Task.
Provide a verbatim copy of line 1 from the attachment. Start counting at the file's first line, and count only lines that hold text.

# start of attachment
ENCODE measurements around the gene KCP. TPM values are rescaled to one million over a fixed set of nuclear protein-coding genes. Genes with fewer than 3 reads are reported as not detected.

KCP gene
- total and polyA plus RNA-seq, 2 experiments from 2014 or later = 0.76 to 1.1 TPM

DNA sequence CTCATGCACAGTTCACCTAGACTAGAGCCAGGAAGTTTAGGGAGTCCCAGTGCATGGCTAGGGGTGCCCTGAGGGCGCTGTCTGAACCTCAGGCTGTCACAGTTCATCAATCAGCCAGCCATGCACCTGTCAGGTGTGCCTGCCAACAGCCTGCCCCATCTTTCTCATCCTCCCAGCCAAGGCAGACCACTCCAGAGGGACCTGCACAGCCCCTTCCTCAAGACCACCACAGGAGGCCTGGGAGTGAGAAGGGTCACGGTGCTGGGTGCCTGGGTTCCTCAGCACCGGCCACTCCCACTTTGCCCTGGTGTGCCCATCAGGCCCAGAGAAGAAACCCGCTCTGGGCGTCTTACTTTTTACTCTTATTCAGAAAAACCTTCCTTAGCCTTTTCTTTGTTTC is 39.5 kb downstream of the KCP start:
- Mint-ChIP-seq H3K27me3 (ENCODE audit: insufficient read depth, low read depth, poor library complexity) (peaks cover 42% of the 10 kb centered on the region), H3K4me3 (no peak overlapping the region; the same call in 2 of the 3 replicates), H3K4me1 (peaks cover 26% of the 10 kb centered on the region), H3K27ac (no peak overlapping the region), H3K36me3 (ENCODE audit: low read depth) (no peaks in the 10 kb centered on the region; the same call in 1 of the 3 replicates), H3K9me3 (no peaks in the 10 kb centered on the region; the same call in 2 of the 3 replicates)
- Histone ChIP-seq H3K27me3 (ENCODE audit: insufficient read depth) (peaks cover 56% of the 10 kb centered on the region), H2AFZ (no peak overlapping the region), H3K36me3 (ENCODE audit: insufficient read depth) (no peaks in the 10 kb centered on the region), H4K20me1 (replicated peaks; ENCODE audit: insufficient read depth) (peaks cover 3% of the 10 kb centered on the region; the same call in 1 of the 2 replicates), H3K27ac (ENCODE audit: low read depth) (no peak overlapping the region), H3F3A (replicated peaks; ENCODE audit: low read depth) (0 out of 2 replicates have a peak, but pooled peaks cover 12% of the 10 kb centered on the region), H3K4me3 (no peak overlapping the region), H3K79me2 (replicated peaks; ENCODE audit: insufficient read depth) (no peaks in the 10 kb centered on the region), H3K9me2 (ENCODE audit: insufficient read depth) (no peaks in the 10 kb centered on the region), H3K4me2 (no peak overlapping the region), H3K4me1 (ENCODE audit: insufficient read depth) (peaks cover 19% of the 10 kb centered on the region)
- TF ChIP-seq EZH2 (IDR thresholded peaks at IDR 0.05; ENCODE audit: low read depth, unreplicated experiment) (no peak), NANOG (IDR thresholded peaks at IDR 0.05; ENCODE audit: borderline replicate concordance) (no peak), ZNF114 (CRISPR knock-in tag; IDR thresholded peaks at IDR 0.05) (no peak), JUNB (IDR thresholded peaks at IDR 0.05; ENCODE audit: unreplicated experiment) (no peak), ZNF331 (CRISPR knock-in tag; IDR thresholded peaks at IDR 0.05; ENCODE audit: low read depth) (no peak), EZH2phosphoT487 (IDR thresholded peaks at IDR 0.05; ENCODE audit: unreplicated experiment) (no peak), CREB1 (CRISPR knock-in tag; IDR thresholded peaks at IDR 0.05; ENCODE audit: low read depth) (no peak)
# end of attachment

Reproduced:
ENCODE measurements around the gene KCP. TPM values are rescaled to one million over a fixed set of nuclear protein-coding genes. Genes with fewer than 3 reads are reported as not detected.